decided: June 29, 1977.
COMMONWEALTH OF PENNSYLVANIA
RONALD VERNON MATT, APPELLANT
Appeal from Judgment of Sentence Imposed May 6, 1976 in the Court of Common Pleas, Criminal, County of Lehigh, Pennsylvania at No. 1451, 1976.
James B. Martin, Assistant Public Defender, Allentown, for appellant.
Thomas J. Calnan, Jr., Allentown, for appellee.
Watkins, President Judge, and Jacobs, Hoffman, Cercone, Price, Van der Voort and Spaeth, JJ.
[ 248 Pa. Super. Page 540]
On July 26, 1975, a jury returned a verdict finding appellant guilty on two counts each of Robbery*fn1 and Terroristic Threats.*fn2 Subsequently appellant's motions for arrest of judgment or, in the alternative, for a new trial were argued and denied, and appellant was sentenced. This appeal followed in which appellant argues: (1) That his trial commenced more than 180 days after the filing of the criminal complaint, so that the judgments of sentence must be reversed and appellant discharged; (2) That the trial judge improperly expressed his opinion on the credibility of the Commonwealth's eyewitnesses; (3) That the trial judge improperly instructed the jury to consider appellant's interest in the case in evaluating his credibility as a witness. We find no error committed in the court below and will affirm.
On January 30, 1975, at approximately 7:00 P.M., three men entered a leather goods store in Allentown, Pennsylvania. At that time the store's owner, Joel Berman, a clerk, Keith Komernacki, and several customers were present. The customers departed during the thirty or forty minutes' time that the three men were trying on coats, whereupon one of the three revealed a sawed-off shotgun, pointed it at Mr. Berman, and demanded money. Mr. Berman gave the men forty dollars from the cash register, and Mr. Komernacki gave them fifty dollars and his wristwatch. The men then took two shotguns, several coats and left through the store's rear exit.
The facts stated above are the essence of the Commonwealth's proof of the corpus delicti at trial and are not in dispute. Appellant's defense at trial rested on the adequacy and credibility of the identification testimony of Mr. Berman
[ 248 Pa. Super. Page 541]
and Mr. Komernacki which, if believed, established that appellant was one of the three men who had robbed them.
Appellant first argues that the Commonwealth failed to bring him to trial within 180 days as mandated by Pa.R.Crim.P. 1100, 19 P.S. Appendix (1976). We find that this issue was not timely raised and, therefore, was waived. The complaint charging appellant with robbing Mr. Berman and Mr. Komernacki was filed on March 21, 1975, and the jury was chosen, sworn, and given preliminary instructions on September 24, 1975. On September 25, 1975, prior to the Commonwealth's presentation of its evidence, appellant filed a motion to dismiss pursuant to Rule 1100. The court recessed the jury and heard arguments on the motion. Admittedly, the trial had not commenced within the 180 days following the filing of the complaint. However, the Commonwealth argued first that appellant had not timely moved to dismiss under Rule 1100 and, second, that appellant was unavailable for trial for a substantial period of time following the filing of the complaint because the Commonwealth was unable to ascertain his whereabouts.*fn3 We agree that appellant's Rule 1100 claim has been waived.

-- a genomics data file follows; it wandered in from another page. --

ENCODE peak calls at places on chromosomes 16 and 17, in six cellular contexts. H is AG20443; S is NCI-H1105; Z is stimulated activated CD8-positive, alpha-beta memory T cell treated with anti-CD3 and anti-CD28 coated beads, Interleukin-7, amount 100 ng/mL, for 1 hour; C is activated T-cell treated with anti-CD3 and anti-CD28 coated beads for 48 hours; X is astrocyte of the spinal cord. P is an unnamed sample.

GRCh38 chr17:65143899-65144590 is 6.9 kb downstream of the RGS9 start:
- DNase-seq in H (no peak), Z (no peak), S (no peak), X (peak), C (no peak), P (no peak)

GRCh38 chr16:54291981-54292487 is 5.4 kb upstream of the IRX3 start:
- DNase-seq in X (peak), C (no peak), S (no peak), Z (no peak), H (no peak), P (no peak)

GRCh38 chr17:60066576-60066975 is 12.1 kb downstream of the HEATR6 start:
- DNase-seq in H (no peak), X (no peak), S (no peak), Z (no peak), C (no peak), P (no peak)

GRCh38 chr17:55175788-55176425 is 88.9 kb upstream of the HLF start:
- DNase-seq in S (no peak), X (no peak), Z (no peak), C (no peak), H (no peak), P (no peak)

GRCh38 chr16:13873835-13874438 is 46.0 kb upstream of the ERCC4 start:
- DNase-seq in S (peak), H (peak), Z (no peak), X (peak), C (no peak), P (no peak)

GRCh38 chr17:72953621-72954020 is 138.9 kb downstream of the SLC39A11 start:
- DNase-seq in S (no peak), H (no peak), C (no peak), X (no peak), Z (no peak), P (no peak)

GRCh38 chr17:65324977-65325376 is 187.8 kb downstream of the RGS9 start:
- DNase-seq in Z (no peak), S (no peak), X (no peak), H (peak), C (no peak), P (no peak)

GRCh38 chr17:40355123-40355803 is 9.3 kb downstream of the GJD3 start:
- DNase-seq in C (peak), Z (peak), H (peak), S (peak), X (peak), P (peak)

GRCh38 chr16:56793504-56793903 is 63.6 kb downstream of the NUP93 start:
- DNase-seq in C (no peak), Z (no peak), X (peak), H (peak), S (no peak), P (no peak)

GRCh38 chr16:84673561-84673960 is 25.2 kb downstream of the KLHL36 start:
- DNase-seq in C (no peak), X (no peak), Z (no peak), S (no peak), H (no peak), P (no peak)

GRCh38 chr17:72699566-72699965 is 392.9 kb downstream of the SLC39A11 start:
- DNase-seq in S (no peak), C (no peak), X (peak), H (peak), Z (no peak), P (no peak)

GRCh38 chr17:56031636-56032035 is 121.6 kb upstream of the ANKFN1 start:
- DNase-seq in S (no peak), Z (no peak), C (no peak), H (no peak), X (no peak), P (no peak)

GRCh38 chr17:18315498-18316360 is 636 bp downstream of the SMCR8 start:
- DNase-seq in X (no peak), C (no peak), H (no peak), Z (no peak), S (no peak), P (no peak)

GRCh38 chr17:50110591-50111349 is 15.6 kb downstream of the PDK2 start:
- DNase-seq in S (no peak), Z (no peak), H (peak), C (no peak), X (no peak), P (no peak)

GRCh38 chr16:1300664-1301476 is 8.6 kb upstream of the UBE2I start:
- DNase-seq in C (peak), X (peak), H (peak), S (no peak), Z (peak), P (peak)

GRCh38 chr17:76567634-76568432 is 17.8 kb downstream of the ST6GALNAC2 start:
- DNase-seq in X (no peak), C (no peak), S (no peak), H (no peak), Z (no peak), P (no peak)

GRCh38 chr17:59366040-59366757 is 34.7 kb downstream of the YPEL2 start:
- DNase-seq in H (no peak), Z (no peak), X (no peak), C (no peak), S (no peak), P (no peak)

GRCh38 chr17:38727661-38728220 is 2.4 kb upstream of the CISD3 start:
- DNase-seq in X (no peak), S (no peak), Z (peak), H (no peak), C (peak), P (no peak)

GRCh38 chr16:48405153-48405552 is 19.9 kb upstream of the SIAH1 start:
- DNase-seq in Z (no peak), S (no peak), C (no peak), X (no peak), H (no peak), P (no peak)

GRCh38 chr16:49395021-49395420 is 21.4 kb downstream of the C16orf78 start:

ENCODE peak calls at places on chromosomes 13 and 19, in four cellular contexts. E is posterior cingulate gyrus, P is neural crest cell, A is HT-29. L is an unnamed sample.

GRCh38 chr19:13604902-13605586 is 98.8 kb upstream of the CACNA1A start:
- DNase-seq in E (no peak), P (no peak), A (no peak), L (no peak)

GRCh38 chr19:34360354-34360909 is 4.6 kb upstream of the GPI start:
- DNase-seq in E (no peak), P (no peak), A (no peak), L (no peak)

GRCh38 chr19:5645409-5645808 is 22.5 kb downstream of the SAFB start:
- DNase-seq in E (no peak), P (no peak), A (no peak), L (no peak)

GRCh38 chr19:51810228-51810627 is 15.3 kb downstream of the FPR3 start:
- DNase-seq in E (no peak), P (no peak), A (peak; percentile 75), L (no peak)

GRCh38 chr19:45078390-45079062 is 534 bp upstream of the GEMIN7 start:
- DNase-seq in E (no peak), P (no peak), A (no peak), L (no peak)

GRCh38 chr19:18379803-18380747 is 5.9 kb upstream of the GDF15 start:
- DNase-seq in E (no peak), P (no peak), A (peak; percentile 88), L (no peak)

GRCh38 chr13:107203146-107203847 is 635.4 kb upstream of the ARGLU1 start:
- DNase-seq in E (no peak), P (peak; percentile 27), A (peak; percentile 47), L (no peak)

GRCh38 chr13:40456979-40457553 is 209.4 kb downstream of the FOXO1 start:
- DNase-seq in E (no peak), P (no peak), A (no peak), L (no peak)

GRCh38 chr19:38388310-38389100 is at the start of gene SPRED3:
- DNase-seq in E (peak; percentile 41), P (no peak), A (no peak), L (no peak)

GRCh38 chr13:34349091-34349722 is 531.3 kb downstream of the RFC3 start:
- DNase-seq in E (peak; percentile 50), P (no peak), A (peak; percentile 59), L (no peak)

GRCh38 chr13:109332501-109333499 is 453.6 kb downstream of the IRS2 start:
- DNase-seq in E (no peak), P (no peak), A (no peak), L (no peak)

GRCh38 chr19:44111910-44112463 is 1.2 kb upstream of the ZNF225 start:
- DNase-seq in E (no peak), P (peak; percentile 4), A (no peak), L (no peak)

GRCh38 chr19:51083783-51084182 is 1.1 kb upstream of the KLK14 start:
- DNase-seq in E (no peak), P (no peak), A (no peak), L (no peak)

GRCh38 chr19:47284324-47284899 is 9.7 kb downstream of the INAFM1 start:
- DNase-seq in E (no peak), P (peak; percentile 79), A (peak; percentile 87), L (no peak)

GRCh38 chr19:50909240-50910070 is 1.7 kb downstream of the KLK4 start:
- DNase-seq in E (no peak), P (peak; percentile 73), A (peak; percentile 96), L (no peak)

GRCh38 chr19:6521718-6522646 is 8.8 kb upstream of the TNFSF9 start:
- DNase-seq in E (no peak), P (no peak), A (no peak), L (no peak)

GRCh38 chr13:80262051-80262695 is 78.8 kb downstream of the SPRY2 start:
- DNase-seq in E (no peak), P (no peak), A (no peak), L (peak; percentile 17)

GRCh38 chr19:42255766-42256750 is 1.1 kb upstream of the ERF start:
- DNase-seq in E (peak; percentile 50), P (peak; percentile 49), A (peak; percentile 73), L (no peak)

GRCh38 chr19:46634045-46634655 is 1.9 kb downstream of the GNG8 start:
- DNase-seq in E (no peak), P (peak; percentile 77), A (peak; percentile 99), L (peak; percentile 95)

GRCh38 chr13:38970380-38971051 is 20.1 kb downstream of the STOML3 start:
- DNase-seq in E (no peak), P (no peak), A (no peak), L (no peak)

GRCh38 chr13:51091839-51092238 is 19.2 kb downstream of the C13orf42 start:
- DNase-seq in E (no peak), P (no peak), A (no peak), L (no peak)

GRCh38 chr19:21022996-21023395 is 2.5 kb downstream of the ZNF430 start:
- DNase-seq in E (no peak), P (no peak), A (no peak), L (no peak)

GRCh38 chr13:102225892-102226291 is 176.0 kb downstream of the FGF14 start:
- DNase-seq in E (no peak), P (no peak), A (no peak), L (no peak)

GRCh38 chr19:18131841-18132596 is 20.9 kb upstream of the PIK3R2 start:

Rule 1100(f) provides:
"At any time before trial, the defendant or his attorney may apply to the court for an order dismissing the charges with prejudice on the ground that this Rule has been violated. A copy of such application shall be served upon the attorney for the Commonwealth, who shall also have the right to be heard thereon. Any order granting such
[ 248 Pa. Super. Page 542]
application shall dismiss the charges with prejudice and discharge the defendant." [Emphasis added.]
However, subsection (b) of the rule states that for the purposes of Rule 1100, "trial shall be deemed to commence on the date the trial judge calls the case to trial." Prior to appellant's filing his motion to dismiss, the case had not only been called to trial, but the jury had been selected, sworn, and given preliminary instructions as to its obligations concerning the case. Nevertheless, appellant argues, without authority, that subsection (f) should be read as permissive rather than mandatory; i. e., that " may apply to the court for an order dismissing the charges" does not prohibit him from applying for the order after trial has commenced. Our Supreme Court has rejected just such an argument for the Commonwealth under Rule 1100(c) concerning the time when the Commonwealth "may apply" for an extension of time.*fn4 We see no reason to construe the phrase in question in the instant case any differently.
Appellant also argues that the court erroneously and prejudicially charged the jury concerning the testimony of Mr. Komernacki. In that regard appellant particularly directs us to the following passage in the charge: